We have already examined joining a thread in the previous chapter. When you join a thread, you tell the current thread to wait on the thread, which you are joining, to complete. This allows you to coordinate work between two threads.
This was very handy in the example where we wanted to know when one piece is complete before we start the next piece.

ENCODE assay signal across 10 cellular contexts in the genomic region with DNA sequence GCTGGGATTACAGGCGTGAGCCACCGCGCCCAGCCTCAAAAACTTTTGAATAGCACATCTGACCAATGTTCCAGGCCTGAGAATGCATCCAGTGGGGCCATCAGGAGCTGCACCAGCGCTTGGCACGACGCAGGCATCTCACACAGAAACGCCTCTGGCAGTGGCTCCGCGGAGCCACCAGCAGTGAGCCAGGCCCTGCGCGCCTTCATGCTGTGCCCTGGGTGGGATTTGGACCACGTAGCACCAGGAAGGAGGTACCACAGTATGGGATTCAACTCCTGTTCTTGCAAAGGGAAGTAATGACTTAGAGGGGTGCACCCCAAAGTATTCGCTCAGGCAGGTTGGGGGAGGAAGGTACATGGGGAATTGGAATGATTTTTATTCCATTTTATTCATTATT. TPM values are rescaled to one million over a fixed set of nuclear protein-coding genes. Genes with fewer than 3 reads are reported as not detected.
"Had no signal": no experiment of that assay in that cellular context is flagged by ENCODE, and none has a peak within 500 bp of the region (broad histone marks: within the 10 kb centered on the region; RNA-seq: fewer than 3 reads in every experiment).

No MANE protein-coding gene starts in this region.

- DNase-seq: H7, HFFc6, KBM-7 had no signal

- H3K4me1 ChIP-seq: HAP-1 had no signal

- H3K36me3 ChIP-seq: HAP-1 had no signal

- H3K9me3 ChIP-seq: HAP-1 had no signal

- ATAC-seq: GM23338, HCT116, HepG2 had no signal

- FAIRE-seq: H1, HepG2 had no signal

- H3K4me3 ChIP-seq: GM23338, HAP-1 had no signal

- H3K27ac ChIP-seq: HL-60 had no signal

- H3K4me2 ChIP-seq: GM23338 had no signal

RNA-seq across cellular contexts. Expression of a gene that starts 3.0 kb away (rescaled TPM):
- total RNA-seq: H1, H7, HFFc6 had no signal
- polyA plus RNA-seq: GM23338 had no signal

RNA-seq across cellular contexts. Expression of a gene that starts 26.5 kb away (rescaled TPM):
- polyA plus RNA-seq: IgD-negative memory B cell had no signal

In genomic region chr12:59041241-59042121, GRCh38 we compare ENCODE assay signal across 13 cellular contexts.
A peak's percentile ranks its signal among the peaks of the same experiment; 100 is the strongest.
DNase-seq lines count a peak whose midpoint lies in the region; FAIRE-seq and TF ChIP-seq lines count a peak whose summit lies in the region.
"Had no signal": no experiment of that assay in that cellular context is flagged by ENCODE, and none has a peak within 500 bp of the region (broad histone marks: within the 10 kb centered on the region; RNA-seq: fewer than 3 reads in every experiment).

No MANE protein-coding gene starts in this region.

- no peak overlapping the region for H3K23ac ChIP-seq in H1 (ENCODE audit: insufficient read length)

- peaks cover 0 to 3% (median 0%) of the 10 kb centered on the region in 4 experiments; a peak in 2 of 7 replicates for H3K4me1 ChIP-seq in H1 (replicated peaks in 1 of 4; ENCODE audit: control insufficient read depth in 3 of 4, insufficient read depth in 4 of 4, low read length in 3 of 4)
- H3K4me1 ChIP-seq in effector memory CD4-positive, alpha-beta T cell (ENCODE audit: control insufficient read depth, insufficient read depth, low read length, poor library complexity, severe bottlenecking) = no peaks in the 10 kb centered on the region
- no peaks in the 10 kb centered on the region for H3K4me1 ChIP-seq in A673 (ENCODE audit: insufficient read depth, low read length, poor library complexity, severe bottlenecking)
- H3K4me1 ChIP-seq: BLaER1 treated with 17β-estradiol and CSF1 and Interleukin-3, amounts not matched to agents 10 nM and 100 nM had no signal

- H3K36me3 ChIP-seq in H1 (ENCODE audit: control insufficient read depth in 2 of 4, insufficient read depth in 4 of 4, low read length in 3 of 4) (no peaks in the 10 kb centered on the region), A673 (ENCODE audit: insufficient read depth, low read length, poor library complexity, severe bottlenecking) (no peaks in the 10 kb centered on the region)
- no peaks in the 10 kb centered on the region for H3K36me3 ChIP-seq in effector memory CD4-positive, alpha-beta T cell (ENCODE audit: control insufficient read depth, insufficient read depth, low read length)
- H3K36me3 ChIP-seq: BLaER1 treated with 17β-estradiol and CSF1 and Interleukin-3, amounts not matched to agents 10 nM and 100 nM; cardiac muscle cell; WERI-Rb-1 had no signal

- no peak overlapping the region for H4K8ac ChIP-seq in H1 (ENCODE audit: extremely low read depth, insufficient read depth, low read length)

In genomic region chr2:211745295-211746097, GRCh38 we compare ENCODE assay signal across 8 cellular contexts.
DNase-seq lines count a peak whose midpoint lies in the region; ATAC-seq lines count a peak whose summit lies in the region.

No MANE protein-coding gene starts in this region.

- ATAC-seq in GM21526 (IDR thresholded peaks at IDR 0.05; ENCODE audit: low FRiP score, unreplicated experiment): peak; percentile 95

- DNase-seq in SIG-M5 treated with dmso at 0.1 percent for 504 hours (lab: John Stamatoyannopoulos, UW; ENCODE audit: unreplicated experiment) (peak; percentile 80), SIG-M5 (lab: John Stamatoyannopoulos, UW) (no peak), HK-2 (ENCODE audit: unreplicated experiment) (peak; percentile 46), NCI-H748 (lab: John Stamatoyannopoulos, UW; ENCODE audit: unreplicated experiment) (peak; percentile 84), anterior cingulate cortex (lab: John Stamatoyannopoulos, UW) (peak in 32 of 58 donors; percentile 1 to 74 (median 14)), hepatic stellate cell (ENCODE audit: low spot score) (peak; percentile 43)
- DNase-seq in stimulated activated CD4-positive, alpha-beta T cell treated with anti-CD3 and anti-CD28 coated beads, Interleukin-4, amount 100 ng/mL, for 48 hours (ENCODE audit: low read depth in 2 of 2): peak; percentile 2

For our application, let's say we want to examine how the performance changes if all of the bitmap processing threads run sequentially instead of concurrently.
If we want all of our bitmap processing threads to run sequentially, then right after we start a thread, we will join the thread. This will halt execution of the main thread until the bitmap processing thread we just ...